If one is aware that the food is not halal, there should be no reason to visit the stall and consume the non-halal dishes.

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Further, some netizens have asserted that everyone has the right to use various types of meat in the preparation of dishes like curry and chili sauce.

They advocate for the absence of monopolies, copyrights, or patent rights pertaining to food, emphasizing the importance of culinary freedom.

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In response to the controversy, many netizens have expressed their intent to visit the stall in question, believing that the widespread discussion around it constitutes a form of free marketing, likely resulting in an increase in the number of visitors to the establishment.

pork nasi kandar

pork nasi kandar

PRESMA reverses disapproval of non-muslim vendor’s “pork nasi kandar”

The Malaysian Muslim Restaurant Owners Association (PRESMA) has reversed its initial stance of disapproval concerning a non-Muslim stall owner’s sale of “Malaysia’s first pork nasi kandar”.

PRESMA’s President, Datuk Jawahar Ali Taib Khan, explained that they now accept the term ‘nasi kandar babi’ after Suresh, the stall owner, clarified that his offerings are intended exclusively for non-Muslim customers.

Jawahar Ali Taib Khan, speaking to the New Straits Times on Tuesday (31 Oct), emphasized the importance of understanding the historical origins of nasi kandar before passing judgment on the matter.

He contended that nasi kandar is inherently a halal dish, tracing its roots back to the early 1900s when Indian Muslim vendors known as “mamaks” sold rice and curry to dock employees in George Town, Penang, elaborating that the dish consists of a plate of rice served with a variety of mixed curries.

Jawahar explained that the crux of the issue was the potential confusion caused by the term ‘pork nasi kandar,’ which led customers to believe they were purchasing a non-halal version of the traditionally halal dish, creating negative perceptions surrounding the term ‘nasi kandar.’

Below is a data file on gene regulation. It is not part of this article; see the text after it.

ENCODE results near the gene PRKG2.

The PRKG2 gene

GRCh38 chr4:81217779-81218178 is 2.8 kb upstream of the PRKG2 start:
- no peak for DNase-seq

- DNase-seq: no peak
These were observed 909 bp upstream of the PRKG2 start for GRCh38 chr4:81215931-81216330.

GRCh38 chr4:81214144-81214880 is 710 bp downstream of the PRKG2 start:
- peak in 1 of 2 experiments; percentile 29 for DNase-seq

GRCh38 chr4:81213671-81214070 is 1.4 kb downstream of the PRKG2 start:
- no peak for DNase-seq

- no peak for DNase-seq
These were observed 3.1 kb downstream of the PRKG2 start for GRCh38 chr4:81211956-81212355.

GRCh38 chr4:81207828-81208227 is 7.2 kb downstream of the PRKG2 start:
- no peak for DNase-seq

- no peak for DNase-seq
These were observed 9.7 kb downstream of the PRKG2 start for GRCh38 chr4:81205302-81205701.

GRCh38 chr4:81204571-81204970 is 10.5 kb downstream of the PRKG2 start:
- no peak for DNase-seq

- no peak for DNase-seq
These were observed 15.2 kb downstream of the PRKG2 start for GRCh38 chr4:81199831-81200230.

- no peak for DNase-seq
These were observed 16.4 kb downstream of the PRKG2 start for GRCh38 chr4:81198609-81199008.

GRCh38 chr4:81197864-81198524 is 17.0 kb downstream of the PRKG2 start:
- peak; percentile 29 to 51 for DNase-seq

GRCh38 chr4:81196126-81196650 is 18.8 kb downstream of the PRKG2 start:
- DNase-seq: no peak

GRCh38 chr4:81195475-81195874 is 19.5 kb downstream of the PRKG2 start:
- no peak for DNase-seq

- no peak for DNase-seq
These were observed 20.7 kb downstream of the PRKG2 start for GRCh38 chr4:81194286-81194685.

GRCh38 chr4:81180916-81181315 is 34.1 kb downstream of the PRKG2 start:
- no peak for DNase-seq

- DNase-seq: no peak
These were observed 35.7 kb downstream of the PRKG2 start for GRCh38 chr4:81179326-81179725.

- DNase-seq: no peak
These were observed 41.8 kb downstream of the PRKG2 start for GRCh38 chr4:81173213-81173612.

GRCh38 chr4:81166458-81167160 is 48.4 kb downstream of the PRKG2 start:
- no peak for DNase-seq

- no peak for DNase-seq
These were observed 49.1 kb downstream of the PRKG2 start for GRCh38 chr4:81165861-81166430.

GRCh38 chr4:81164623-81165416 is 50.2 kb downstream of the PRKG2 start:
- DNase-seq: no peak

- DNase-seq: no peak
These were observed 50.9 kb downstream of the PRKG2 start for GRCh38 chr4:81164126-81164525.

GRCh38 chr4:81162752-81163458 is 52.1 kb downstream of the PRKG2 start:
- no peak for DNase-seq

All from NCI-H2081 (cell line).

He specified that the association’s concerns primarily revolved around pork nasi kandar being sold in mamak eateries or other halal establishments, emphasizing that the word ‘mamak’ should always be synonymous with halal eateries.

He also affirmed their commitment to ensuring that all food prepared in mamak eateries adheres to halal certification requirements.

Jawahar acknowledged that Malaysia’s diverse and multicultural nature allows individuals to enjoy a wide range of delicacies according to their preferences.

He underscored that PRESMA respects the rights of people to choose and savour their preferred dishes, emphasizing that they have no authority to dictate the halal status or specific serving methods of a particular dish

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tell them about Pungol Nasi Lemak and its spam pork.

Yes, I’m sure someone from PAS will get “confused” and wind up eating pork and drinking alcohol at this establishment.

Will they then claim that they are blind / illiterate / etc and feign that they did not know what the word “PORK” implied?